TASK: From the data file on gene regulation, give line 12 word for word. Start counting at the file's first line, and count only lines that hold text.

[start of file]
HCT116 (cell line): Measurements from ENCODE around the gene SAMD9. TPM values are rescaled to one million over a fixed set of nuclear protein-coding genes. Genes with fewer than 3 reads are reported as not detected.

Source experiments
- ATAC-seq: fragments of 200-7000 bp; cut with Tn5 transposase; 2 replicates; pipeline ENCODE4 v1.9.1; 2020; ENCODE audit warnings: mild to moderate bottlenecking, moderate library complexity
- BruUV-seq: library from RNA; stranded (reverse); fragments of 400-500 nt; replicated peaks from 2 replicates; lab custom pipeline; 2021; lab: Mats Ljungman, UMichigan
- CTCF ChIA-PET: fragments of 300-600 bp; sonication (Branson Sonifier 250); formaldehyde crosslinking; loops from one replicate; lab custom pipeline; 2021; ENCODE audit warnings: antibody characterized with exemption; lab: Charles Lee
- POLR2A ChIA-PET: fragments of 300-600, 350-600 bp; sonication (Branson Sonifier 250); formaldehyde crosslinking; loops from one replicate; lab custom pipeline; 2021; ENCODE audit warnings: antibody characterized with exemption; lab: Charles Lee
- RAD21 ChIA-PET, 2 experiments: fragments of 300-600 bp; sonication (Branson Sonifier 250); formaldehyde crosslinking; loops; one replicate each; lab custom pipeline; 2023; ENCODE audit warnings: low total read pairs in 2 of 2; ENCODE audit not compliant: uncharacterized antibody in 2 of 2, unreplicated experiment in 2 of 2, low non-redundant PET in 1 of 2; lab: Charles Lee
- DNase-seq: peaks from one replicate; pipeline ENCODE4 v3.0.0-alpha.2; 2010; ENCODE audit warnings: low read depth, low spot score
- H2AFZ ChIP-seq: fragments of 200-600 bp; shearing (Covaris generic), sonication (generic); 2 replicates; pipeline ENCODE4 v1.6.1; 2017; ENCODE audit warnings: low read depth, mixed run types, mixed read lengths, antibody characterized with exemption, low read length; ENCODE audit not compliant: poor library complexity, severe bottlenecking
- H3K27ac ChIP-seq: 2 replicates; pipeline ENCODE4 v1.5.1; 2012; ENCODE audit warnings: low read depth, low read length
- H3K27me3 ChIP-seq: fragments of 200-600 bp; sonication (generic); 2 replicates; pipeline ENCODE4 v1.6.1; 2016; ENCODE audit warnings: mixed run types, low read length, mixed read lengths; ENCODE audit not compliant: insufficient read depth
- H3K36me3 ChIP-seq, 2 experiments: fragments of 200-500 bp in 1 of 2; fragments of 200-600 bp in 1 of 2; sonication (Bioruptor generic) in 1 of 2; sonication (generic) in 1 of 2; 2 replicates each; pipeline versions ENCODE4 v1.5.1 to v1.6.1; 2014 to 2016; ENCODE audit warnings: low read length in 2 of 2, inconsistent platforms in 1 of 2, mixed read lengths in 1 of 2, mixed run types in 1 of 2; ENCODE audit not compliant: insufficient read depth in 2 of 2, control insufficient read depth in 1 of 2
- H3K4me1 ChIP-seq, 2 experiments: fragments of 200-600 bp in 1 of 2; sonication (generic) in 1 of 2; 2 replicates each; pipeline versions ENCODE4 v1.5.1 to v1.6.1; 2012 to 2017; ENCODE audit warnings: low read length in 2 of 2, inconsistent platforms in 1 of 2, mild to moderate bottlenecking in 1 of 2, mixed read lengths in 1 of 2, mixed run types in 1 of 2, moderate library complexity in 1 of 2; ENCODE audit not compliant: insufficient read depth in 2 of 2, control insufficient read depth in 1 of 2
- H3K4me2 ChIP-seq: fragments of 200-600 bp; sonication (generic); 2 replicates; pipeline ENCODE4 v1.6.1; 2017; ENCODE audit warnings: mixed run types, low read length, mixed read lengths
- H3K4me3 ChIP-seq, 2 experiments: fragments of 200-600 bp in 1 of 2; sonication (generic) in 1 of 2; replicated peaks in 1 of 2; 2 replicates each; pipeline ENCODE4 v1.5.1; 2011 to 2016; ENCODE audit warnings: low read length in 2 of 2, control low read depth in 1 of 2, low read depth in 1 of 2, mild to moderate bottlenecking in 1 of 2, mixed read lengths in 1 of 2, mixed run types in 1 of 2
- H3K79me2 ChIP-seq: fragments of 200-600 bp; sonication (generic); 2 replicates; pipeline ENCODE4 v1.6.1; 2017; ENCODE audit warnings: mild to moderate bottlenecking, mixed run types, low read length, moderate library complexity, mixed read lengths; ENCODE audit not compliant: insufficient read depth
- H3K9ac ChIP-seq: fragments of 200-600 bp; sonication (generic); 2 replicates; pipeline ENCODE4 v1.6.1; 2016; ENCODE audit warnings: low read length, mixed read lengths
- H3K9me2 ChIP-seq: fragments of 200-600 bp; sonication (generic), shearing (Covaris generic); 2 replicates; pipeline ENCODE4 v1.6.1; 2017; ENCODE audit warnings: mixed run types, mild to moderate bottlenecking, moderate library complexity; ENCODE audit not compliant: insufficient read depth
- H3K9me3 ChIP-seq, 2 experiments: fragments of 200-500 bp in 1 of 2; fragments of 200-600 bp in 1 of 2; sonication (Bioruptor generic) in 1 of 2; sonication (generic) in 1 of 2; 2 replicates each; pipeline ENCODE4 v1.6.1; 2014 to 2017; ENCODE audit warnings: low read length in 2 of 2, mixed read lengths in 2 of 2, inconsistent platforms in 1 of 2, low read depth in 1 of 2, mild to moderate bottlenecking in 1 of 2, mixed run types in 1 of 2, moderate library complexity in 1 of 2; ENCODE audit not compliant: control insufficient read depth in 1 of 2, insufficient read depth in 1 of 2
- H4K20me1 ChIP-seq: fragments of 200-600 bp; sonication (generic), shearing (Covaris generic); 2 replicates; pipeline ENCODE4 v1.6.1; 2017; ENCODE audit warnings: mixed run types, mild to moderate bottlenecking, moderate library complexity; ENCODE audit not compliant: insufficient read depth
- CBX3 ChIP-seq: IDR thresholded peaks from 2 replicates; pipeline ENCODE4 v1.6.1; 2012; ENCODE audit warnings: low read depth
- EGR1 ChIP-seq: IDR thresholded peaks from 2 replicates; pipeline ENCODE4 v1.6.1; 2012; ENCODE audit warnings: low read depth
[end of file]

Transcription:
- H3K36me3 ChIP-seq, 2 experiments: fragments of 200-500 bp in 1 of 2; fragments of 200-600 bp in 1 of 2; sonication (Bioruptor generic) in 1 of 2; sonication (generic) in 1 of 2; 2 replicates each; pipeline versions ENCODE4 v1.5.1 to v1.6.1; 2014 to 2016; ENCODE audit warnings: low read length in 2 of 2, inconsistent platforms in 1 of 2, mixed read lengths in 1 of 2, mixed run types in 1 of 2; ENCODE audit not compliant: insufficient read depth in 2 of 2, control insufficient read depth in 1 of 2